Friday, November 11, 2011

The Box of Robbers

This story was written by L. Frank Baum, who we know best as the other of all 14 of the “OZ” books beginning with “The Wonderful Wizard of Oz.” This is one of the many original stories that appeared in his book of American Fairy Tales, proving that he is a master of fantasy in this world as well as in Oz.

Martha was alone. This, in and of itself, was fairly unusual, as Martha was one of those lucky children who had many people to look after her. Her mother and father, her Aunt Mildred, her father’s friend Glenn and her big sister. Today, however, her mother was at work, her father was shopping, Aunt Mildred wasn’t well and Glenn was out of town on business, which just left Martha’s big sister. Unfortunately, Martha’s big sister was at that age when she didn’t want to stay in the house looking after her little sister.

“Will you be all right if I leave you alone for a little while?” she asked Martha.

“I’ll be fine,” said Martha, and a moment later, Martha’s big sister was gone and Martha was alone in the house. For a while, she kept herself occupied, but soon she fell to boredom. Then she remembered an old doll’s house up in the attic which she could bring downstairs, dust off and put back into service. Once she was up in the attic, however, she found something else: A large wooden trunk that had previously belonged to her great uncle, Pablo. Pablo had brought it with him when he came to America from Italy and had made it known that it was never to be opened under any circumstances. Which was just as well, thought Martha, as there was no key to the lock. That’s when she remembered the key drawer!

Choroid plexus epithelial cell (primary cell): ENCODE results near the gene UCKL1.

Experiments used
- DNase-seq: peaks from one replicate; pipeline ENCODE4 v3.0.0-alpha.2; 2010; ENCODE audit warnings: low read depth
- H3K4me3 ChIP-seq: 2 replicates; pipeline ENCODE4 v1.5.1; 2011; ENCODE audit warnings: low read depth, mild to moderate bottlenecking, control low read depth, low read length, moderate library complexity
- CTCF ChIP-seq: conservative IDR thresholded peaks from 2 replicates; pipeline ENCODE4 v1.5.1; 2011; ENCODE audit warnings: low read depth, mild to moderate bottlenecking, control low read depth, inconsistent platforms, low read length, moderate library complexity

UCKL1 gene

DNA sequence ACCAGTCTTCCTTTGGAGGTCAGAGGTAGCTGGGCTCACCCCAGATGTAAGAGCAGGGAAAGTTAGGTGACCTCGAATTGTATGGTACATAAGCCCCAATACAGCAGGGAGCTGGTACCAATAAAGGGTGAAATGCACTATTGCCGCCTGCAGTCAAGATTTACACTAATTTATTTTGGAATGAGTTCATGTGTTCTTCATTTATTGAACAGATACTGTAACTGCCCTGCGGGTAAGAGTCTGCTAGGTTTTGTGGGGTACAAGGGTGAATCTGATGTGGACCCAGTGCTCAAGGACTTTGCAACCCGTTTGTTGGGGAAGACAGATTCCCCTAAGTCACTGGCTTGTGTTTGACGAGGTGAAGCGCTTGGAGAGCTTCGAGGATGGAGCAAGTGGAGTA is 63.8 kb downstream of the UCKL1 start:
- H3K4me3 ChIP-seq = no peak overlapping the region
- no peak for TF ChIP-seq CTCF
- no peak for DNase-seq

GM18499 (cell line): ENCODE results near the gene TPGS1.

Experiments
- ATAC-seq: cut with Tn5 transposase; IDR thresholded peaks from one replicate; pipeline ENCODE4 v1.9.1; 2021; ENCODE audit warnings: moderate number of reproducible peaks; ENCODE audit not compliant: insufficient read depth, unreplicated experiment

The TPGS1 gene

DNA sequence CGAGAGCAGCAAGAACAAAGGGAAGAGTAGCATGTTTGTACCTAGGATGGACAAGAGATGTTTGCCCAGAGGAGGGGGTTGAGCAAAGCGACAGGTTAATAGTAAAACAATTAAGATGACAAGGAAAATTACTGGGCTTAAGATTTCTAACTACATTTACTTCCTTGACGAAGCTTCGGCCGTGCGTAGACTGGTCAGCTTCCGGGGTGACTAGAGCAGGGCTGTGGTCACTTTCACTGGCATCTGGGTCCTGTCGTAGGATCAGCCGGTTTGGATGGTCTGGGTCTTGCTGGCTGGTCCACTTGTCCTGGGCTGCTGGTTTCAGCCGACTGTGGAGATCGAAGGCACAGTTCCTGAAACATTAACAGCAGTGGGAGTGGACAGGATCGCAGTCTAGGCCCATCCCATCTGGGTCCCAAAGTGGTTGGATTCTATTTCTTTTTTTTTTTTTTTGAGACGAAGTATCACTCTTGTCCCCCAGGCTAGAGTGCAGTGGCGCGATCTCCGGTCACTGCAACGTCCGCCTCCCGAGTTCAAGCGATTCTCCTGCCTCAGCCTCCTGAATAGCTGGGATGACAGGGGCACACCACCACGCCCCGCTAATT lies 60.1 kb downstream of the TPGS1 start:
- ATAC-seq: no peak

A moment later she was in the kitchen emptying that drawer next to the silverware which was full almost to the brim with keys. Keys to old cars and houses long since left behind. Keys to closets from old jobs. Keys to jewelry boxes and toy chests which hadn’t existed for generations. And more than a few keys which seemed to hve no clear function. These were the keys Martha took upstairs and tried, one by one, in the old trunk.

Finally, key number 82 succeeded and turned easily in the lock. For a moment, Martha was nervous, but her curiosity got the best of her and he opened the trunk. The top flew open and to Martha’s considerable surprise, a man stepped out! A tall, thin man, in elegant, old-fashioned clothes (which looked very worn and ratty) who did not look for one second as though he’d be able to fit in that box. He stepped out and reached back into the trunk to help another man get out! This one was shorter and fatter, but just as strangely attired. Martha began to wonder if this was some kind of trick; if perhaps there was no bottom to the trunk. Just then, both of the first two men helped a third man get out. This one was older but had very broad, strong shoulders and his bizarre costume was topped with an elegant hat.

“Why did I have to be on the bottom?” said the man in the hat.

“Sorry, sire,” said the tall one.

“It just sort of happened,” said his fat companion.

“Well, no matter. We’re out now.” Finally, their eyes fell upon Martha. “And who might you be, my dear?”

“Martha,” she said, nervously but politely.

“Well, Martha,” said the man in the hat, noticing the keys strewn about the floor. “We are indebted to you for releasing us from that prison.”

“I don’t understand,” said Martha. “Who are you?”